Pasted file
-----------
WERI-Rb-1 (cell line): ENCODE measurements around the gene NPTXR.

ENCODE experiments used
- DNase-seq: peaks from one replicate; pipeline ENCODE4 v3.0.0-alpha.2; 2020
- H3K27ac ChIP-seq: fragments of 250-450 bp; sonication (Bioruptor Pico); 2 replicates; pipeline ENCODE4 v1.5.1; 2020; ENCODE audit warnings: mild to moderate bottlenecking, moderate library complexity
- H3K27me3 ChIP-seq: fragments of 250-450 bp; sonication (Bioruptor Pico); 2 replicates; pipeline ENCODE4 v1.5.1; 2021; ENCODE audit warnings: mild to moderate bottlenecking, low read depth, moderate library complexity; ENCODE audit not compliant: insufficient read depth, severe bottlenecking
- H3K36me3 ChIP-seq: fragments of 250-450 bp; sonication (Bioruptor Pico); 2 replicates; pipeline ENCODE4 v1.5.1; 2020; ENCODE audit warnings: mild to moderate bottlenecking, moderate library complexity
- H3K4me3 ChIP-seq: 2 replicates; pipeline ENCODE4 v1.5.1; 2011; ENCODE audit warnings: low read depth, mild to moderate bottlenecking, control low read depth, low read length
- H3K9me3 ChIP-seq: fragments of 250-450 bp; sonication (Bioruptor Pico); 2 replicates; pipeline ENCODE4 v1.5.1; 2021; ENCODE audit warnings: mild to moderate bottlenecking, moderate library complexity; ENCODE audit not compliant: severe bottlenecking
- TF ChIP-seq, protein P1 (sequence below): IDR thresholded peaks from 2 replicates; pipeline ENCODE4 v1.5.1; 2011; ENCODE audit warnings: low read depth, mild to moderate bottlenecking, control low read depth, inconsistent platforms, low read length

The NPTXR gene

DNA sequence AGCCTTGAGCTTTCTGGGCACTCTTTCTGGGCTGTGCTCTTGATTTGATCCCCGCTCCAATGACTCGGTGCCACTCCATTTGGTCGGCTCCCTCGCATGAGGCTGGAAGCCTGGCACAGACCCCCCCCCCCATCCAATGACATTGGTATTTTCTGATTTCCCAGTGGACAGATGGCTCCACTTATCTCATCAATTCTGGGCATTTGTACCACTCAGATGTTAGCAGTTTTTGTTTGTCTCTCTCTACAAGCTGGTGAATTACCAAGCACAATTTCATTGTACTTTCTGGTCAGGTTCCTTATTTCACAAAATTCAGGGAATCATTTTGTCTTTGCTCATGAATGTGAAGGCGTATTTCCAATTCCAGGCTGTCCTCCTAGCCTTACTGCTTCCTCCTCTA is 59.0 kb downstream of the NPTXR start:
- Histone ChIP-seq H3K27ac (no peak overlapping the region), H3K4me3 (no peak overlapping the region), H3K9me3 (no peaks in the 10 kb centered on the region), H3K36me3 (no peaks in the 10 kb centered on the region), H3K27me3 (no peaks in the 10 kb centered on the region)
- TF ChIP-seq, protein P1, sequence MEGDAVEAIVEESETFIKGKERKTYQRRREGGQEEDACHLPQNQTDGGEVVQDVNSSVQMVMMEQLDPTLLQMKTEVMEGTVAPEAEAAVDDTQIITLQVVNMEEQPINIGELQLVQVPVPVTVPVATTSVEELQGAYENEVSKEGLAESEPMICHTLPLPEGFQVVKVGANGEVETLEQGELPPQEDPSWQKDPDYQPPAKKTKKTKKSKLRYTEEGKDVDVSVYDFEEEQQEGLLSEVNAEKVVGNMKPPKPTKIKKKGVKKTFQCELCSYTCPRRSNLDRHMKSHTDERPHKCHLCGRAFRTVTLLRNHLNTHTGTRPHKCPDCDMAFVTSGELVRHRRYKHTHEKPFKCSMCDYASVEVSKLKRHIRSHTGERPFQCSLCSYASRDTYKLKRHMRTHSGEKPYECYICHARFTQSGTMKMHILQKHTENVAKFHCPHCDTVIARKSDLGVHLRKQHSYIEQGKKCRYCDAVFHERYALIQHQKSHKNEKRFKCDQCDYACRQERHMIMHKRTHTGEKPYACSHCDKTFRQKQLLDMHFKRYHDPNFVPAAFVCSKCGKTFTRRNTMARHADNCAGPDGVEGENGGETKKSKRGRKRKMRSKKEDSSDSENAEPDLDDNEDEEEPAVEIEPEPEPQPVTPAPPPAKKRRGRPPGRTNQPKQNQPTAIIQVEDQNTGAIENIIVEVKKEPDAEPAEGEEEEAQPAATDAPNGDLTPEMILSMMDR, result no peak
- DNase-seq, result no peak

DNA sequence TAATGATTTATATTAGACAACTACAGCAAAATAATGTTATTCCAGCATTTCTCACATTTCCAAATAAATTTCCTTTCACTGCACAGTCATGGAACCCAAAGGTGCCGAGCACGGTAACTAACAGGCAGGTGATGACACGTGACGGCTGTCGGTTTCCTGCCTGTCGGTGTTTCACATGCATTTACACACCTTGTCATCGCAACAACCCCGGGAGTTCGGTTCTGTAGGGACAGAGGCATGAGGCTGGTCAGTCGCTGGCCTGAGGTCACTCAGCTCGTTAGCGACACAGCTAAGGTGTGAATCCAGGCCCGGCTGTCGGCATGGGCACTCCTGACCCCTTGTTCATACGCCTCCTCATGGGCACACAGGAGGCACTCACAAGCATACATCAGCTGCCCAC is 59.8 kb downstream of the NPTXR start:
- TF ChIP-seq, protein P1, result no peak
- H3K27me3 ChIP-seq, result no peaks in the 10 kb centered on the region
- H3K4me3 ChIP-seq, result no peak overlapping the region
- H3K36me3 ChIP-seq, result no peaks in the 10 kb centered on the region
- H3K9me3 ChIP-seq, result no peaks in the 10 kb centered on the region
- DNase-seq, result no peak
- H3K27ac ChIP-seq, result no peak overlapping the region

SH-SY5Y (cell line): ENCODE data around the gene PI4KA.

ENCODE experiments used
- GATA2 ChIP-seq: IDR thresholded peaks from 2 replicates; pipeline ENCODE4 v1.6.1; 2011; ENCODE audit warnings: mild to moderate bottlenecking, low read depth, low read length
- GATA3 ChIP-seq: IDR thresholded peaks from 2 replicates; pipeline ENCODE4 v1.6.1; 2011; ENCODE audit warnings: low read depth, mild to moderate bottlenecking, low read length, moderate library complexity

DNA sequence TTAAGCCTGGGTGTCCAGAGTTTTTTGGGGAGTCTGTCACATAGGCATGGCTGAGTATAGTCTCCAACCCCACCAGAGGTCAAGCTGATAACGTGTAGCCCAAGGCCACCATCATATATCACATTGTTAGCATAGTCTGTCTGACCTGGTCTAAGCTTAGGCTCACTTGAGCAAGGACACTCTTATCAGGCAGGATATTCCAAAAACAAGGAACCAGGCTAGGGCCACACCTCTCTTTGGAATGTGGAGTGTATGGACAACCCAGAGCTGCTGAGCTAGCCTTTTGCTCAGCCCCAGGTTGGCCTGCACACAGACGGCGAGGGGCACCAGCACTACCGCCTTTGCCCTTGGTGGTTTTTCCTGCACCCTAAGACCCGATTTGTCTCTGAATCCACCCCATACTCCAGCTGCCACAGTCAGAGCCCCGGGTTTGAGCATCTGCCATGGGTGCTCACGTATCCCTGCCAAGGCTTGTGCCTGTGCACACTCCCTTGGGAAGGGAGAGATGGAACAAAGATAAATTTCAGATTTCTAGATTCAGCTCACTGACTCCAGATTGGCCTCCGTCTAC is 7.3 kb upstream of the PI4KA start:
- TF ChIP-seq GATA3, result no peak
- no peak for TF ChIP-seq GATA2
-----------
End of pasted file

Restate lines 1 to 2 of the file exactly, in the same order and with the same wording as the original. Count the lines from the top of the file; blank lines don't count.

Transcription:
WERI-Rb-1 (cell line): ENCODE measurements around the gene NPTXR.

ENCODE experiments used